KD Daily - Whoa, We're Halfway There

Today is DAY TWENTY-FIVE, which makes THREE WEEKS and FOUR DAYS of the Omer.

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And so we enter into May with two of the most beautiful days of the year. I hope you had the opportunity to spend some time outdoors this weekend. "The heavens declare the greatness of God; the expanse of sky tells the work of God's hands" (Psalm 19:2).


On Friday we had a wonderful live Shabbat service. If you weren't able to join us and would still like to watch, a link can be found at the bottom of this email. We've really enjoyed having more people participate in our Shabbat Zoom and video activities, and so we're calling for volunteers. If you are willing to lead a prayer or a reading—Hebrew or English, live or prerecorded—for the congregation on Shabbat (not necessarily this week), please take a moment to fill out this quick form. We look forward to sharing your faces and voices!


May it be a healthy and safe week for all of you and your loved ones.


Shalom,

Rabbi Noah

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Torah for Today Rabbi Noah

From "Counting On the Covenant" by Deborah Eisenbach-Budner Every year, halfway through Sefirat HaOmer, I vow to count the Omer next year. It is already half over, so why start now? It seems unkosher. There is no principle in this matter, just a feeling that if I can’t count the whole thing it isn’t good enough. Yet, when I find myself halfway through a meal having not said a brakhah, I always stop to say one. I figure that awareness of gratitude halfway through my meal is better than awareness of gratitude for none of my meal....


Today marks the halfway point in our counting of the Omer (25 days out of 50). We are precisely halfway through our journey from Passover to Shavuot. In the lines above, the poet identifies today as the time she things to commit to counting the Omer next year. After all, this year's count is already mostly over.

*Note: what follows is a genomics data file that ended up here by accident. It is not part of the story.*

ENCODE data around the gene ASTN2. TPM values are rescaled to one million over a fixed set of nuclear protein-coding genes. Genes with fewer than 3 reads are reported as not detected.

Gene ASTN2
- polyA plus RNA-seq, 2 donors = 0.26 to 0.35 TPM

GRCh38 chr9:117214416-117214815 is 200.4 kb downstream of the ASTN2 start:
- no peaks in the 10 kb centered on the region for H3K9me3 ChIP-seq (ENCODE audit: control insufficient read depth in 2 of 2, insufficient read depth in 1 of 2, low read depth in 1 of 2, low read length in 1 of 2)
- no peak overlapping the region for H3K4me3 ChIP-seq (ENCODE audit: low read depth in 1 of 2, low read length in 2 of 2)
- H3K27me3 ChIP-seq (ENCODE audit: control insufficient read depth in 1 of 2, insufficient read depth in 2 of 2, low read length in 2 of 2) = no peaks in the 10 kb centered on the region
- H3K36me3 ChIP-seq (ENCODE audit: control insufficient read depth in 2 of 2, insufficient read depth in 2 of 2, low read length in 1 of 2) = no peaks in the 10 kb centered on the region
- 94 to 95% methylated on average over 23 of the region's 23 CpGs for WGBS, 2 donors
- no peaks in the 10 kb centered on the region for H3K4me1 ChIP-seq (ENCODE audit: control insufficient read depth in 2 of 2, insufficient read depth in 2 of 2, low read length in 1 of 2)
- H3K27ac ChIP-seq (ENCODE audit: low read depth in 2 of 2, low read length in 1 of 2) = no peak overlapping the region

But as you can see, she pulls back from that reasoning in the case of making a blessing over a meal. Even if it would be better to say the blessing before eating, showing gratitude for some part of the meal is better than none at all.


I find myself teaching a version of this lesson again and again: When it comes to Jewish life, it's never "too late" to begin. It's never all or nothing; we're always encouraged to participate however we can, even if it's not the most "complete" way.


And there's a lesson here for our quarantine experience as well. Perhaps you had an idea for how you wanted to spend this time that hasn't fully come to pass. The "family schedule" never quite came together, or the gardening you wanted to do just hasn't happened. Of course, I hope you'll be kind and patient with yourself. But also...it's not too late. It's not all or nothing. Even at this halfway point in the Omer, we can set off on new paths and still go quite far.


Just as each day of the Omer is an opportunity to fulfill the mitzvah of counting, so each day we have the opportunity to make new decisions that bring new blessings into our lives.

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Coming This Week

*NEW* Music and Meditation with Cantor Sarah

Tuesday, 5/5, 8:30pm

Live on the Kol Dorot Facebook Page

Join Cantor Sarah for a few moments of healing music and meditation to help you breathe your way into the rest of the week. After a long day, take a few moments to listen to prayerful music and release some of the stress and anxiety of the day.


Ethics Study Group with Rabbi Noah

Every Wednesday, 12:00-1:00pm

See your daily email for details

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In Case You Missed It

1) Kol Dorot Shabbat Evening Service, Friday 5/1

2) Havdallah with Morah Anat and Family, Saturday 5/2

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